In addition to the content-related exchange, the IGD program also included an introduction to the hosts of “F5”, a cultural program and a visit to the famous pilgrimage site of Tiruvannamalai. This time, 28 people from initiatives in the field of sustainability (e.g. regional organic food) were represented, including 5 initiatives from Germany.

What was particularly striking about the IGD was that the participants were very motivated and interested. Some had already taken part in an IGD. This created a constructive atmosphere. In addition to the presentation of the various projects, there was also an intensive exchange on how the different approaches in Germany and India can enrich each other. Continuity was also addressed. The important role of Dr. Christoph Woiwode, who has been promoting the exchange for years, was emphasized.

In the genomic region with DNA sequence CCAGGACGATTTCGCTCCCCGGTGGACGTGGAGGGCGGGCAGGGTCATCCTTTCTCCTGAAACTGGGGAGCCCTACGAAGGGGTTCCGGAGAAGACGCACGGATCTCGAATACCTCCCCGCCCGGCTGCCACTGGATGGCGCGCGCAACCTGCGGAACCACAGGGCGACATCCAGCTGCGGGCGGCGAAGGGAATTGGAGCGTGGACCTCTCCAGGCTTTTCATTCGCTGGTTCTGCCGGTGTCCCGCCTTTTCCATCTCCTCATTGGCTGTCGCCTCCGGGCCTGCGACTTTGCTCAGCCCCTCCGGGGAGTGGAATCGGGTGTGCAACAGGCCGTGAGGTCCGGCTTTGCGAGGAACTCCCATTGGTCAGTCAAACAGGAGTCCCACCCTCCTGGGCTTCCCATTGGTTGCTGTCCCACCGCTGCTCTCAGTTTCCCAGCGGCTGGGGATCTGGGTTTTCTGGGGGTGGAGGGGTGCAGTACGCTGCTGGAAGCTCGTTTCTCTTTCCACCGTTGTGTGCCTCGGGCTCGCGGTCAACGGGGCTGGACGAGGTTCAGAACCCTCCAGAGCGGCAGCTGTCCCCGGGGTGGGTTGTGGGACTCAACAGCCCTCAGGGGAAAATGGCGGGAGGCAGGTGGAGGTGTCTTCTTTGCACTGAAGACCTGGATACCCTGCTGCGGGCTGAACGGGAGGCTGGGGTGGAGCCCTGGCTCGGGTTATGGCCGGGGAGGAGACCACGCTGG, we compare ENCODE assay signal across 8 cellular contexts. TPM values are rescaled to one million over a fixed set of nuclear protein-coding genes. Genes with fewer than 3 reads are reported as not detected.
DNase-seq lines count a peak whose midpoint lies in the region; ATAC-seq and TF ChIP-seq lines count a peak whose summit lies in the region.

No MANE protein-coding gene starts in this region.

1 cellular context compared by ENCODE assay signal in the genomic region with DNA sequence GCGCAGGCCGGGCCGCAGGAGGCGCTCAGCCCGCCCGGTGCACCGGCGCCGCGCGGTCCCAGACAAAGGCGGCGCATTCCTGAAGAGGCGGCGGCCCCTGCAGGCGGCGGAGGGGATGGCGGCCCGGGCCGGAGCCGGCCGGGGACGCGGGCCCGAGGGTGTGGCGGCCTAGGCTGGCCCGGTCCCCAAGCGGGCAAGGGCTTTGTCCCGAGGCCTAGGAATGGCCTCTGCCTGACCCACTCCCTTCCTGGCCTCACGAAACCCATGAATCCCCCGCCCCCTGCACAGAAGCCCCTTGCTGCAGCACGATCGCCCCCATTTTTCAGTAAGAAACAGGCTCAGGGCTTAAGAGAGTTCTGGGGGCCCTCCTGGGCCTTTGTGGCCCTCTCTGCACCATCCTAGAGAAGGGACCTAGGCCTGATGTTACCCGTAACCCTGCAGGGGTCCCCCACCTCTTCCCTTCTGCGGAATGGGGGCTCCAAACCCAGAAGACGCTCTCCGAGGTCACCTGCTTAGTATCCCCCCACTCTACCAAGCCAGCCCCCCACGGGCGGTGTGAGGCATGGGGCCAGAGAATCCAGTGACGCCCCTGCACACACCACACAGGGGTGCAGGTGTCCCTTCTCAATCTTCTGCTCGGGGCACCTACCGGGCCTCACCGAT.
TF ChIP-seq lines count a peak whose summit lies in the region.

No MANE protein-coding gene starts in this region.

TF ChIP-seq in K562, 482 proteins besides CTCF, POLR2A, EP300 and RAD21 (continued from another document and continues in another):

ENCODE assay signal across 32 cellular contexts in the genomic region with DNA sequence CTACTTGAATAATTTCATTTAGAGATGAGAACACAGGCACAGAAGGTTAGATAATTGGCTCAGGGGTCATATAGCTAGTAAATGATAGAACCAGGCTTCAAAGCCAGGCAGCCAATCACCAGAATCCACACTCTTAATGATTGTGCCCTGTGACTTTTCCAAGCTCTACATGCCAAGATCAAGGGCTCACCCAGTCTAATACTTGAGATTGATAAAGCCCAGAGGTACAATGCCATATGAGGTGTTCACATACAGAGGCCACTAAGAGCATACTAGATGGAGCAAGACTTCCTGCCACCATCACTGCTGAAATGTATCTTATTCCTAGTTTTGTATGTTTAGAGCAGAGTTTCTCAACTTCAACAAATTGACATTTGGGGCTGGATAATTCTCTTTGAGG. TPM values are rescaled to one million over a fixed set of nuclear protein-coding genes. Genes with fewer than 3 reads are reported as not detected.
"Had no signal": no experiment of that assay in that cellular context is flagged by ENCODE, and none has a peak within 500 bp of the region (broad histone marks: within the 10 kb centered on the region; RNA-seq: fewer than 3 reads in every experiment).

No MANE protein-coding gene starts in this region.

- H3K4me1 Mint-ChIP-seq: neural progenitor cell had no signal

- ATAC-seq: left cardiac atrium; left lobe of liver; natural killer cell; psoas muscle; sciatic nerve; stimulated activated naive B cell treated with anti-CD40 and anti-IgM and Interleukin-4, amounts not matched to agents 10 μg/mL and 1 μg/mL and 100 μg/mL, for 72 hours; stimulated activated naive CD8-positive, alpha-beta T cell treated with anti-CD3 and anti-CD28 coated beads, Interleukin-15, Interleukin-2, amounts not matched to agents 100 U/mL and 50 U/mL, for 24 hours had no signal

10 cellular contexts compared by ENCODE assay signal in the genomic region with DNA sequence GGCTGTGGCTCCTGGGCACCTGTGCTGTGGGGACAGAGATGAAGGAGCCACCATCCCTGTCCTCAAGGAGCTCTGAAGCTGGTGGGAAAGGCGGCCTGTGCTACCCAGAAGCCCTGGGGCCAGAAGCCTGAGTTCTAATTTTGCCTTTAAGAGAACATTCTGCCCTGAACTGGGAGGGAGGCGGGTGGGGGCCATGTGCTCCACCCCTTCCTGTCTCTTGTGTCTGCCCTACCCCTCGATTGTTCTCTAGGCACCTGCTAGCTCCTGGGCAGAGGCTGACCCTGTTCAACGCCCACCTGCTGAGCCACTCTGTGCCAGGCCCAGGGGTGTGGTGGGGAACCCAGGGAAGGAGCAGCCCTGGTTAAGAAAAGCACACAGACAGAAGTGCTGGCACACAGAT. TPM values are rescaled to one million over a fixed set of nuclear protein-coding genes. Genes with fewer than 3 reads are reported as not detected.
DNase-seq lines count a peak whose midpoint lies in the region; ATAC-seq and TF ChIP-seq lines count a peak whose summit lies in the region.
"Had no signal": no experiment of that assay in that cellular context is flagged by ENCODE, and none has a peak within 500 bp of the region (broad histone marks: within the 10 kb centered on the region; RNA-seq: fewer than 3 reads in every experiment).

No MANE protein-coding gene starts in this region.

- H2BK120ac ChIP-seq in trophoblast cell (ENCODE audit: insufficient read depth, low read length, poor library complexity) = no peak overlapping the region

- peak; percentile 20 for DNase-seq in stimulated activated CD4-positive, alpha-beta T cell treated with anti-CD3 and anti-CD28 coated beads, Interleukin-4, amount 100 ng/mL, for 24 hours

In addition to the participants, there were guest speakers and a visit from Tirivannamalai and a farmers’ cooperative. There was also a cultural program and very good sustainable food. 

The IGD was therefore a complete success, strengthening the links and cooperation between India and Germany in the field of sustainability.

On experiences with the IGD

The Indo-German Dialogue (IGD) was held from October 13-15, 2023 in Tiruvannamalai, South India. 28 people from initiatives in the field of sustainability (e.g. regional organic food) were represented, 5 of them from Germany. The theme was “Genus loci – Locality matters” and therefore it was very appropriate to introduce the concept of food councils. The increased focus on sustainable and climate-friendly nutrition can be addressed and ideally improved locally through food councils. Examples from Freiburg and Cologne were given during this exchange. Further exchange on the topic via blog/website etc. was considered.